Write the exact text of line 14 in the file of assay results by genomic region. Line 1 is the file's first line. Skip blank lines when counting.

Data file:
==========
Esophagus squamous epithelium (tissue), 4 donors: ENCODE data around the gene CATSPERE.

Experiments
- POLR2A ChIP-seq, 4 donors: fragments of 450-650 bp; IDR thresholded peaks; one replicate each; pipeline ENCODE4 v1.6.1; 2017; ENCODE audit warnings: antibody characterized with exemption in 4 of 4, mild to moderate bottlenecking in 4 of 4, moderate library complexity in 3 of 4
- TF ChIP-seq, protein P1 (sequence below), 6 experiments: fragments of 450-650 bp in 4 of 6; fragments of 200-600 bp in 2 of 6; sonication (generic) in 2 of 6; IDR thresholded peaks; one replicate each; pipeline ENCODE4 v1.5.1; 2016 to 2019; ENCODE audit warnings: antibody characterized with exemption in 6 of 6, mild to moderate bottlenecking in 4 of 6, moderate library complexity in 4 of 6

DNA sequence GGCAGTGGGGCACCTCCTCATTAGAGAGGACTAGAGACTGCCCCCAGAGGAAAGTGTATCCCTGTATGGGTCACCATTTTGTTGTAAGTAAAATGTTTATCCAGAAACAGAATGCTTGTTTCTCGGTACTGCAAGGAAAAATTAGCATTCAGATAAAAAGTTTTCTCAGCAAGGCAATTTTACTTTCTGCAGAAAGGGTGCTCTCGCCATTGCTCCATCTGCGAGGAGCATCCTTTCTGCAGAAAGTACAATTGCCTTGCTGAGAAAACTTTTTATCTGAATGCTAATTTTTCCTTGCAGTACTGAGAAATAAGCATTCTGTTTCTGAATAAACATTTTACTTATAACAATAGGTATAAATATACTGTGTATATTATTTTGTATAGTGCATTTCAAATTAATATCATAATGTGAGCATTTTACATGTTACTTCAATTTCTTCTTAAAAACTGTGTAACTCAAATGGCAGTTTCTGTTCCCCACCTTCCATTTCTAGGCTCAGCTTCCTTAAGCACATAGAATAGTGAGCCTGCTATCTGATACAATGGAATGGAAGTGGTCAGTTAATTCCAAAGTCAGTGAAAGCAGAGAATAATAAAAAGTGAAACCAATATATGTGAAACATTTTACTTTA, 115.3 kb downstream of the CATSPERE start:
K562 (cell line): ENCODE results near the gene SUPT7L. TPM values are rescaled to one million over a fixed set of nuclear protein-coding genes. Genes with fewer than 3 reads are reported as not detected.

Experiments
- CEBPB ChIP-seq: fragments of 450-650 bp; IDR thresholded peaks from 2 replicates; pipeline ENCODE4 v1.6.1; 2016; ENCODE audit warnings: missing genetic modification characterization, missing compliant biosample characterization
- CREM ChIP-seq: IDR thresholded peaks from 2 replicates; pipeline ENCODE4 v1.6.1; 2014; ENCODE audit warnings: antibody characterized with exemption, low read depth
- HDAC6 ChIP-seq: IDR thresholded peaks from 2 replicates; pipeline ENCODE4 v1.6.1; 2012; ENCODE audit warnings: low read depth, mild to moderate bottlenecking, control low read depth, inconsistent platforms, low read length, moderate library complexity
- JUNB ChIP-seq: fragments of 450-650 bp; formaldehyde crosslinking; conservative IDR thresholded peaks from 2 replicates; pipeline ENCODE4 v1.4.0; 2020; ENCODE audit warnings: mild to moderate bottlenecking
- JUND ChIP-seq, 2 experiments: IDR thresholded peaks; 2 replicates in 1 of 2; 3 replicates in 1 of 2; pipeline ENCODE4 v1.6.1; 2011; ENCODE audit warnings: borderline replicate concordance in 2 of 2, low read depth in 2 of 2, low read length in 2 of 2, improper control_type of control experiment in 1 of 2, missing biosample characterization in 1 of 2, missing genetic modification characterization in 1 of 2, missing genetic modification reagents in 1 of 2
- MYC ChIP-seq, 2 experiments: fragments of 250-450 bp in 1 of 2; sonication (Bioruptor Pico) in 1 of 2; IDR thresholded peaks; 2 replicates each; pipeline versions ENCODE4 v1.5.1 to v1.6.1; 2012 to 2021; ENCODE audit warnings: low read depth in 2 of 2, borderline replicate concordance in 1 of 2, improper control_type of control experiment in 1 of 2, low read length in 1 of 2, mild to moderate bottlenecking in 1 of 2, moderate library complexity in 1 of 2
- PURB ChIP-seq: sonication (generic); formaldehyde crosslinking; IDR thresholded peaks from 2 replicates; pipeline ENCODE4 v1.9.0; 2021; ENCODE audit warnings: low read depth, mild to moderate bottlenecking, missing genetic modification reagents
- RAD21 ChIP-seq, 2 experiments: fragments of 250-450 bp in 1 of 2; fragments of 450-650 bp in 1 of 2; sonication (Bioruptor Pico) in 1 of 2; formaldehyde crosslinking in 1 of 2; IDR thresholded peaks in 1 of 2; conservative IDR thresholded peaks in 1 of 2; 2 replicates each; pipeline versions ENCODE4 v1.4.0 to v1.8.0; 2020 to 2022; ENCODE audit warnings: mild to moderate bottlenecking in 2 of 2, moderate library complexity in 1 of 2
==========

- PURB ChIP-seq: sonication (generic); formaldehyde crosslinking; IDR thresholded peaks from 2 replicates; pipeline ENCODE4 v1.9.0; 2021; ENCODE audit warnings: low read depth, mild to moderate bottlenecking, missing genetic modification reagents